Given that I am in management consulting, you’ll know that I have the perk of working remote. But like Peter Parker’s uncle said, “With great power comes great responsibility,” and yes, I’m talking about Tobey Maguire’s Spiderman, the best Spiderman of all the Spidermans.
Let’s use this statement (Great Power, Great Responsibility) to talk about working remote.
First, let’s talk about the “great power” of working remote. When you work remote, a lot of things can happen.
- You don’t waste time sitting in traffic (i.e. more time to work)
- You don’t get the stress from sitting in traffic (i.e. you work more effectively at work)
- Your office is wherever you want it to be (i.e. a coffee shop with other hipsters)
- You can actually get work done (i.e. not get pulled into meetings.)
That’s great and all, but the part that gets lost in working remote is the “great responsibility” associated with it. Here are are some thoughts.
It may not be detrimental, but it certainly ain’t the same. Working remote, as mentioned above, has it’s benefits, but it is unreasonable to suggest that it’s the same as working in a room full of co-workers. This is particularly the case when your job is as collaborative as mine. I personally get a lot done when I am off alone cranking through client work, but it does feel like I am more of a “cog” in a system when I am working away from other colleagues. The irony of the internet is that it allows us to connect with others across the globe, but is only powerful and necessary when you are physically far away. In other words, it would be silly to instant message someone who is sitting right next to you. It would also be silly to suggest working on something with another person face-to-face is exactly the same as working with them through a computer.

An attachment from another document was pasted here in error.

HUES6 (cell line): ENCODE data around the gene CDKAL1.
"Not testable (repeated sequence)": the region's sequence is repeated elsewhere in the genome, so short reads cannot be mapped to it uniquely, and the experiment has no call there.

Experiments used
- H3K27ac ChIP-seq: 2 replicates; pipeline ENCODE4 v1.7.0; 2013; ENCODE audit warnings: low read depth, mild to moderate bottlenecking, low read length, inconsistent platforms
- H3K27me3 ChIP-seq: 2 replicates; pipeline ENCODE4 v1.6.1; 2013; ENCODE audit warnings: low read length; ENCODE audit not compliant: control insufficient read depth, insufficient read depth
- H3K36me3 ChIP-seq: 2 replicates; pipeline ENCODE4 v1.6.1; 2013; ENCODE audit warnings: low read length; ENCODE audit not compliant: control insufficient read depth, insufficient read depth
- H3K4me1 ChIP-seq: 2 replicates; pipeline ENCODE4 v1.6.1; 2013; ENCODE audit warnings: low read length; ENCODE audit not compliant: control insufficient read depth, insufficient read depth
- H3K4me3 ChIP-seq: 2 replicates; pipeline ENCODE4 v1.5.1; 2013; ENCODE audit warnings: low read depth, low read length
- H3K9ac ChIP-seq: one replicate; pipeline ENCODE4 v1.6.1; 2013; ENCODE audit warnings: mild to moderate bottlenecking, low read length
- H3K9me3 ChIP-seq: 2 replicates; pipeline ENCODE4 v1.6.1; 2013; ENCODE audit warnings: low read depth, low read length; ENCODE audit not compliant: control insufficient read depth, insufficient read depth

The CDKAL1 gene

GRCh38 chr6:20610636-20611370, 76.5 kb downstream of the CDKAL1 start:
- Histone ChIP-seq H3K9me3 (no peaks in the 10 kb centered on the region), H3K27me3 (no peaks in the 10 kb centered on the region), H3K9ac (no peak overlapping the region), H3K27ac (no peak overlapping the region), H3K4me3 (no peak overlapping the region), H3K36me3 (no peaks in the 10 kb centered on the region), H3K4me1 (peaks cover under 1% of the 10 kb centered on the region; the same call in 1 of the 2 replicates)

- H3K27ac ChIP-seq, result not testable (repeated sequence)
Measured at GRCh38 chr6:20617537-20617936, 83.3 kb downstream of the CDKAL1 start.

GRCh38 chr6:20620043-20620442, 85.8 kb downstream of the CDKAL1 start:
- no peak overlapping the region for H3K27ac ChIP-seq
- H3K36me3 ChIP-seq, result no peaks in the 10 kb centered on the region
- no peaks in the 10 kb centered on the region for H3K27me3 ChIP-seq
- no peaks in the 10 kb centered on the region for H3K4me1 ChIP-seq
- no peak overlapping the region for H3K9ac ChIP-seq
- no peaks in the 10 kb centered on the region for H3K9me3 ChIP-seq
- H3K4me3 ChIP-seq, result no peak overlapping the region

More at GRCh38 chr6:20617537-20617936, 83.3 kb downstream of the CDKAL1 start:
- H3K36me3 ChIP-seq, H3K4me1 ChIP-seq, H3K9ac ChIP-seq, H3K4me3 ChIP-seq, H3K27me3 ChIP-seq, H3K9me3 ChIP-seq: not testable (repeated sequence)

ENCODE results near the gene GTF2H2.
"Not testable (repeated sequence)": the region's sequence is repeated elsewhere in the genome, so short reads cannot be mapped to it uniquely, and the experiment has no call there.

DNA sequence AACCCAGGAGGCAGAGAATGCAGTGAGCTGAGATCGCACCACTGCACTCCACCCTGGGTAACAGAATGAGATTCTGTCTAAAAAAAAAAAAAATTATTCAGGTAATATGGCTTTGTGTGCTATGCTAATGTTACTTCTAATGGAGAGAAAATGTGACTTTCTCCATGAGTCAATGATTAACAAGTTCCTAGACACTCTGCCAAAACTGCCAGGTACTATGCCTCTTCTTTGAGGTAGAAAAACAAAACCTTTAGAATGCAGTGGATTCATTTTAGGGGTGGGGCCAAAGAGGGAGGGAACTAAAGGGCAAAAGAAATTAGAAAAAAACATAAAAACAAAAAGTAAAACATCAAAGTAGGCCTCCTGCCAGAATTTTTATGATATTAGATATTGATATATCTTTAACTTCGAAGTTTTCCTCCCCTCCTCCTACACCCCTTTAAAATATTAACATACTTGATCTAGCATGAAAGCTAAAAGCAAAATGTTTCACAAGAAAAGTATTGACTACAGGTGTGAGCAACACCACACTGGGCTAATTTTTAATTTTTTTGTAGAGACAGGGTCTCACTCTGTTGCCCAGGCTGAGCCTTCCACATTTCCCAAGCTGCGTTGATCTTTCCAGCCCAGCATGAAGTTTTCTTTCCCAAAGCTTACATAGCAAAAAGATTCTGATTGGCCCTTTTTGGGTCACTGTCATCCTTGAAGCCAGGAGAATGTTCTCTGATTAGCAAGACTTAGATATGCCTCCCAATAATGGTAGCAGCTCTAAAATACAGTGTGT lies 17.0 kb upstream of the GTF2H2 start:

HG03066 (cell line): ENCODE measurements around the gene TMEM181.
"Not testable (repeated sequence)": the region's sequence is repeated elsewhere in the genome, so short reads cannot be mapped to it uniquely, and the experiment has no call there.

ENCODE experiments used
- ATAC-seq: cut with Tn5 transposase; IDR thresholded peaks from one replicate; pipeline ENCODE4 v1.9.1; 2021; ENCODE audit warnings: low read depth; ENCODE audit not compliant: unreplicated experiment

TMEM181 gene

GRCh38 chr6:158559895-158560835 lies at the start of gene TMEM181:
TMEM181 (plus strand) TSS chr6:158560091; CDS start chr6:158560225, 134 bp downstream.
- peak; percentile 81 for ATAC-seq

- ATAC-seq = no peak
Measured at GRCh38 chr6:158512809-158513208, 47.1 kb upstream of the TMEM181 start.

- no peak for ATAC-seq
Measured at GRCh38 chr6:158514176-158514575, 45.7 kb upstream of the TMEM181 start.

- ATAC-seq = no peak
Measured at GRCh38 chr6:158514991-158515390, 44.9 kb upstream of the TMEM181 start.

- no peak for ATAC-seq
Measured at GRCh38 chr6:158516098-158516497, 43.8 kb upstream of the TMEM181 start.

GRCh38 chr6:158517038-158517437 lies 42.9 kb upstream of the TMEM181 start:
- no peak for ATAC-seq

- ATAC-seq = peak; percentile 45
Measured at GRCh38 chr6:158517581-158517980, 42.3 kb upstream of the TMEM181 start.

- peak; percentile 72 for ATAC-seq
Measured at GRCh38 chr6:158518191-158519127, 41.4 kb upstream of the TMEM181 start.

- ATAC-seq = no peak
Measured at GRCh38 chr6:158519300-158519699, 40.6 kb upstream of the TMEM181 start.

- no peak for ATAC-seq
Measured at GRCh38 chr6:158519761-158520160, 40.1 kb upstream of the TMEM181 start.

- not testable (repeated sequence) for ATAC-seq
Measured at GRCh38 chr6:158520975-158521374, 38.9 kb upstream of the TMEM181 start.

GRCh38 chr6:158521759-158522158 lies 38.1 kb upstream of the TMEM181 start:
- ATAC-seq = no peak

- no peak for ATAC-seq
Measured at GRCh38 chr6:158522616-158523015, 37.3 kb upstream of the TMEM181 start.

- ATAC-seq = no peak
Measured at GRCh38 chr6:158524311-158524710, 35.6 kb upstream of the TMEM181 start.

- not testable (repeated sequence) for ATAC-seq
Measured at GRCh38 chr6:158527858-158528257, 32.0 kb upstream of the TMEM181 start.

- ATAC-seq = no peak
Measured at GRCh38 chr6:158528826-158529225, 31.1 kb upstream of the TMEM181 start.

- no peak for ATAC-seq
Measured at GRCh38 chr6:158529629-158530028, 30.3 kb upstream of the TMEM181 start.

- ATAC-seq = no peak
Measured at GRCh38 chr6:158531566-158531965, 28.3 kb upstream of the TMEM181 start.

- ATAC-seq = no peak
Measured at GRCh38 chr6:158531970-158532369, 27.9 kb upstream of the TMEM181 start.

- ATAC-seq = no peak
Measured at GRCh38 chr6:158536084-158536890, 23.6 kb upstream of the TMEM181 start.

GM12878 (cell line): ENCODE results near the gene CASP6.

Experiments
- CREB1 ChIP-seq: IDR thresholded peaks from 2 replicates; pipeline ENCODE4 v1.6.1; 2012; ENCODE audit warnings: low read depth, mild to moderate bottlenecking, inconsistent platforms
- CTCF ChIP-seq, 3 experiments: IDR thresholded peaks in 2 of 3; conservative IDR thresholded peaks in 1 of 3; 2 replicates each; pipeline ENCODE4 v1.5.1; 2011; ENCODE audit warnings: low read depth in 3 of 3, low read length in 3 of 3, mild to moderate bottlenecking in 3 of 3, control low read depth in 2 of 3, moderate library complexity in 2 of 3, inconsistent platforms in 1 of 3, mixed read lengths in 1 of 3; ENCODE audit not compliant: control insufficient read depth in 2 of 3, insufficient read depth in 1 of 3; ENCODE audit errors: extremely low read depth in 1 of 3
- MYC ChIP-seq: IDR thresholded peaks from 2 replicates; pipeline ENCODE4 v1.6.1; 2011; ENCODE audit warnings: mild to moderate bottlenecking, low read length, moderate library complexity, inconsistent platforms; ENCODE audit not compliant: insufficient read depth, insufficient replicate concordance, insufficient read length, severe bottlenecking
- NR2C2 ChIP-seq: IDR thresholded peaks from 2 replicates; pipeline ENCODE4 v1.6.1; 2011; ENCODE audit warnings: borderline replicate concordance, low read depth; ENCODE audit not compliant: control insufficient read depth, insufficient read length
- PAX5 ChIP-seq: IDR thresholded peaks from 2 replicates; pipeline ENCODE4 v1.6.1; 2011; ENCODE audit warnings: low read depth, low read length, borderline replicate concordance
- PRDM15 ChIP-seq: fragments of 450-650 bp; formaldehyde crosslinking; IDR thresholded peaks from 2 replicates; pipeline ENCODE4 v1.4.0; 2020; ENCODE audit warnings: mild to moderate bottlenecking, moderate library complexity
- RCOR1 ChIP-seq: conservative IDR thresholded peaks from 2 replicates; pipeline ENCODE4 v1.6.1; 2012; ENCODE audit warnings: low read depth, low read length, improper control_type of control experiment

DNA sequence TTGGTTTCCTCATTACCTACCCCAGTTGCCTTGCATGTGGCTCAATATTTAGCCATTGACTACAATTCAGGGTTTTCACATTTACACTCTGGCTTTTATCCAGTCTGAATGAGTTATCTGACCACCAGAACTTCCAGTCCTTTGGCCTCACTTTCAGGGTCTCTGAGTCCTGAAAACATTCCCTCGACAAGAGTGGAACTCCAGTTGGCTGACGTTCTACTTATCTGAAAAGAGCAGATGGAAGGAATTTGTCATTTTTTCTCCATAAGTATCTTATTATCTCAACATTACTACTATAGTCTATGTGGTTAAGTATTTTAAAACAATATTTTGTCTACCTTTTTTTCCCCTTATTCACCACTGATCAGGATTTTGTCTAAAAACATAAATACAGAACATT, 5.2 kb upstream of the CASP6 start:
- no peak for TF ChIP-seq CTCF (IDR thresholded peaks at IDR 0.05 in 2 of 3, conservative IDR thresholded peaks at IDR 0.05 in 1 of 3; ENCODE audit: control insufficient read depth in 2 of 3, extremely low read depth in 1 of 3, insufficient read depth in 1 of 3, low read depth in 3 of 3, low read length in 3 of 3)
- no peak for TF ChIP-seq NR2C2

Technology has allowed us the ability to work remote and that’s great, but let’s not assume that it’s always the right choice. For instance, it’s just not as effective for real-time collaboration. Having 5 people in a room allows people to all look up at a white-board and easily create and develop together. Take one person out and place them in another city, and you’ve got to create and then visually summarize what’s on the white-board to that one person. That’s inherently less efficient.
So what can we do about it?
We have a couple remote employees at our company that are excellent to work with. One that I believe is the gold-standard of remote-work is Mark. In working with Mark, I’ve noticed a couple of habits he does to ensure he is super effective working remote.
- If it’s between making a phone call and writing an email, he airs on the side of making the call. There are nuances in intonation, voice, and cadence that get lost in email. In addition, if there’s any misunderstanding, you can clarify it in real time.
- Whenever there is multiple people on the line, he uses WebEx, and uses the camera. It works wonders! The power of technology is you can speak with someone “face-to-face” even if he’s all the way in horrible Boston (I am an LA guy – I had to say it).
- He’s just damn good at ensuring his emails are clear and nothing is lost in translation. Nothing much here – words, clarity, and proper grammar is that much more important when you are working remote (not that it isn’t always important).
Anything I missed? What tips and cautionary tales do you have about working remote? Feel free to leave your thoughts in the comments below.